Act 2, Scene 1

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[Enter Polonius with his servant Reynaldo.]

Polonius

Give him this money and these notes, Reynaldo.
[He hands Reynaldo money and papers.]

Reynaldo

I will, my lord.

Polonius

You shall do marvelous wisely, good Reynaldo,
Before you visit him, to make inquiry
Of his behavior.

Reynaldo

                             My lord, I did intend it.

Polonius

Marry, well said. Very well said. Look you, sir,
Inquire me first what Danskers are in Paris,
And how, and who, what means, and where they keep,
What company, at what expense. And finding
By this encompassment and drift of question
That they do know my son, come you more nearer
Than your particular demands will touch it.
Take you, as 'twere, some distant knowledge of him,
As thus, "I know his father and his friends,
And in part him." Do you mark this, Reynaldo?

Reynaldo

Ay, very well, my lord.

Polonius

"And in part him. But," you may say, "not well,
But if't be he I mean, he's very wild, 
Addicted so and so," and there put on him
What forgeries you please. Marry, none so rank
As may dishonor him — take heed of that —
But, sir, such wanton, wild, and usual slips
As are companions noted and most known
To youth and liberty.

Reynaldo

                                       As gaming, my lord. 

Polonius

Ay, or drinking, fencing, swearing,
Quarreling, drabbing — you may go so far.

Reynaldo

My lord, that would dishonor him!

Polonius

Faith, no, as you may season it in the charge.
You must not put another scandal on him — 
That he is open to incontinency —
That's not my meaning. But breathe his faults so quaintly
That they may seem the taints of liberty,
The flash and outbreak of a fiery mind,
A savageness in unreclaimèd blood,
Of general assault.

Reynaldo

                                   But, my good lord ...

Polonius

Wherefore should you do this?

Reynaldo

                                                          Ay, my lord,
I would know that.

Polonius

                                  Marry sir, here's my drift —
And I believe it is a fetch of warrant,
You laying these slight sallies on my son
As 'twere a thing a little soiled i'th' working.
Mark you, your party in converse, him you would sound,
Having ever seen in the prenominate crimes
The youth you breathe of guilty, be assured
He closes with you in this consequence:
"Good sir," or so, or "friend," or "gentleman,"
According to the phrase or the addition
Of man and country.

Reynaldo

                                     Very good, my lord. 

Polonius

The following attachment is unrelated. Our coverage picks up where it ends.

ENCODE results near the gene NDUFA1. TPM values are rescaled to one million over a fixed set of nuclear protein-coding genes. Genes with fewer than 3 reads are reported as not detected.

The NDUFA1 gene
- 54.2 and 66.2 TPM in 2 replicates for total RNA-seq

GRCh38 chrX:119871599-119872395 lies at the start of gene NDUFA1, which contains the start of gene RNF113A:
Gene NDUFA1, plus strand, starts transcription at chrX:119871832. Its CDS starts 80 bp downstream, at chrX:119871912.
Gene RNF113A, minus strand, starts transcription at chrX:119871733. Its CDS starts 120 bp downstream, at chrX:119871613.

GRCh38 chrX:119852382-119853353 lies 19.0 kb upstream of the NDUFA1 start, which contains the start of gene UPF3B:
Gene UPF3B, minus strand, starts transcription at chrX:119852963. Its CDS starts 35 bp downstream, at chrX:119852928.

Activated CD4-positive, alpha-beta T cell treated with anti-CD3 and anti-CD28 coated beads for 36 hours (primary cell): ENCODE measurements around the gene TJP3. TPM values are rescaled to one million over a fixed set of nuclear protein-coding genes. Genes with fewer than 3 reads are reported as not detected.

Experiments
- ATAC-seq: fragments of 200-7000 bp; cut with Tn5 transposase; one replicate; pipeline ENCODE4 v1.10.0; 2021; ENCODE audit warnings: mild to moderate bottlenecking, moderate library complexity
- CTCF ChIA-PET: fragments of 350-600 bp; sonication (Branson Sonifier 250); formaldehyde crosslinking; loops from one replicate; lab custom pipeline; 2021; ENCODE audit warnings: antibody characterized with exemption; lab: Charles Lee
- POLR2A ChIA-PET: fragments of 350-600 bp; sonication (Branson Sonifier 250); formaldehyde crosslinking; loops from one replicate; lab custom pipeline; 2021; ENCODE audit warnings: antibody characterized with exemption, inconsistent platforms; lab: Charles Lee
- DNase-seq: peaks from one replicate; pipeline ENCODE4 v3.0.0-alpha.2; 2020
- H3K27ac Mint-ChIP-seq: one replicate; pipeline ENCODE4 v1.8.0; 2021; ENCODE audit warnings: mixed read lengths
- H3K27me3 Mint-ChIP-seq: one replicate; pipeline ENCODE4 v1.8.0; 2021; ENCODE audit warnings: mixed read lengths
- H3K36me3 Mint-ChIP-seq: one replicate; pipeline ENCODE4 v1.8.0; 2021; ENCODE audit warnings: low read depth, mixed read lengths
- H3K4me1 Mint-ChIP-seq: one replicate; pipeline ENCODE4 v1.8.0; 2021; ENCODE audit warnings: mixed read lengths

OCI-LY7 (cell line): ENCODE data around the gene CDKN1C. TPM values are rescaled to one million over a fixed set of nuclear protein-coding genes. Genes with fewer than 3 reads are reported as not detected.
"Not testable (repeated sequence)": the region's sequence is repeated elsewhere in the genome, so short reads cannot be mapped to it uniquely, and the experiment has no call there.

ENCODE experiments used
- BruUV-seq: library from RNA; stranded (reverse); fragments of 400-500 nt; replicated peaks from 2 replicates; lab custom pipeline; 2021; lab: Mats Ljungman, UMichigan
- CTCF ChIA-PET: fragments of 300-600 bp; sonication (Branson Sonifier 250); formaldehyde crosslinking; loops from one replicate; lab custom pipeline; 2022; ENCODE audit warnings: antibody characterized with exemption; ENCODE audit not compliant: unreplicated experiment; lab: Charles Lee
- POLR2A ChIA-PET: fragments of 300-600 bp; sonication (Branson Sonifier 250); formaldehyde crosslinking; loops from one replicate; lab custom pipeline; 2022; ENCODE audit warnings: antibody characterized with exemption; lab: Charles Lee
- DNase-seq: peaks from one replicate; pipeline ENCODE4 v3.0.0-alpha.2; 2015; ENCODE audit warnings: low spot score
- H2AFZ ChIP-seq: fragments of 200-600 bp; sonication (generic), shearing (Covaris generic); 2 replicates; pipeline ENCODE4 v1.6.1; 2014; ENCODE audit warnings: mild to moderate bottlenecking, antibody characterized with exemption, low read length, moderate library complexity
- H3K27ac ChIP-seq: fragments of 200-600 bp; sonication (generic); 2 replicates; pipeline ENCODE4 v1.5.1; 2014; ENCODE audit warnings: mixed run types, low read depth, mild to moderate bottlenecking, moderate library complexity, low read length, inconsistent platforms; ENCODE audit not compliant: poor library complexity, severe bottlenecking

And then, sir, does he this — he does — what was
I about to say? By the mass, I was about to say something.
Where did I leave?

Reynaldo   

At "closes in the consequence," at "friend or so," and
"gentleman."

Polonius

At "closes in the consequence." Ay, marry, 
He closes with you thus: "I know the gentleman,
I saw him yesterday, or th' other day,
Or then, or then, with such and such, and as you say,
There was he gaming, there o'ertook in's rouse,
There falling out at tennis," or perchance
"I saw him enter such a house of sale,"
Videlicet, a brothel, or so forth.
See you now —
Your bait of falsehood takes this carp of truth;
And thus do we of wisdom and of reach,
With windlasses and with assays of bias,
By indirections, find directions out.
So, by my former lecture and advice, 
Shall you my son. You have me, have you not?

Reynaldo   

My lord, I have. 

Polonius 

                             God buy you; fare you well.

Reynaldo

Good my lord.

Polonius

Observe his inclination in yourself.

Reynaldo

I shall, my lord.

Polonius

                             And let him ply his music.

Reynaldo

Well, my lord.

Polonius

Farewell.
[Exit Reynaldo, enter Ophelia.]

Polonius

How now Ophelia, what's the matter? 

Ophelia

Alas, my lord, I have been so affrighted!

Polonius   

With what, in the name of heaven?

Ophelia

My lord, as I was sewing in my chamber,
Lord Hamlet, with his doublet all unbraced,
No hat upon his head, his stockings fouled,
Ungartered, and down-gyvèd to his ankle,     
Pale as his shirt, his knees knocking each other,
And with a look so piteous in purport
As if he had been loosèd out of hell
To speak of horrors, he comes before me.     

Polonius

Mad for thy love? 

Ophelia

                               My lord, I do not know,
But truly I do fear it.

Polonius

                                    What said he?

Ophelia

He took me by the wrist, and held me hard.
Then goes he to the length of all his arm,
And with his other hand thus o'er his brow
He falls to such perusal of my face
As he would draw it. Long stayed he so.
At last, a little shaking of mine arm,
And thrice his head thus waving up and down,
He raised a sigh so piteous and profound
That it did seem to shatter all his bulk 
And end his being. That done, he lets me go.
And with his head over his shoulder turned,
He seemed to find his way without his eyes.
For out of doors he went without their help,
And to the last bended their light on me.     

Polonius

Come, go with me. I will go seek the king.     
This is the very ecstasy of love,    
Whose violent property fordoes itself,
And leads the will to desperate undertakings,
As oft as any passion under heaven
That does afflict our natures. I am sorry.
What, have you given him any hard words of late?

Ophelia

No, my good lord, but as you did command, 
I did repel his letters and denied
His access to me.    

Polonius

                               That hath made him mad.
I am sorry that with better heed and judgment
I had not quoted him. I fear he did but trifle
And meant to wreck thee. But beshrew my jealousy!    
It seems it is as proper to our age
To cast beyond ourselves in our opinions,    
As it is common for the younger sort
To lack discretion. Come, go we to the king.
This must be known, which being kept close might move
More grief to hide, than hate to utter love.    
[Exit.]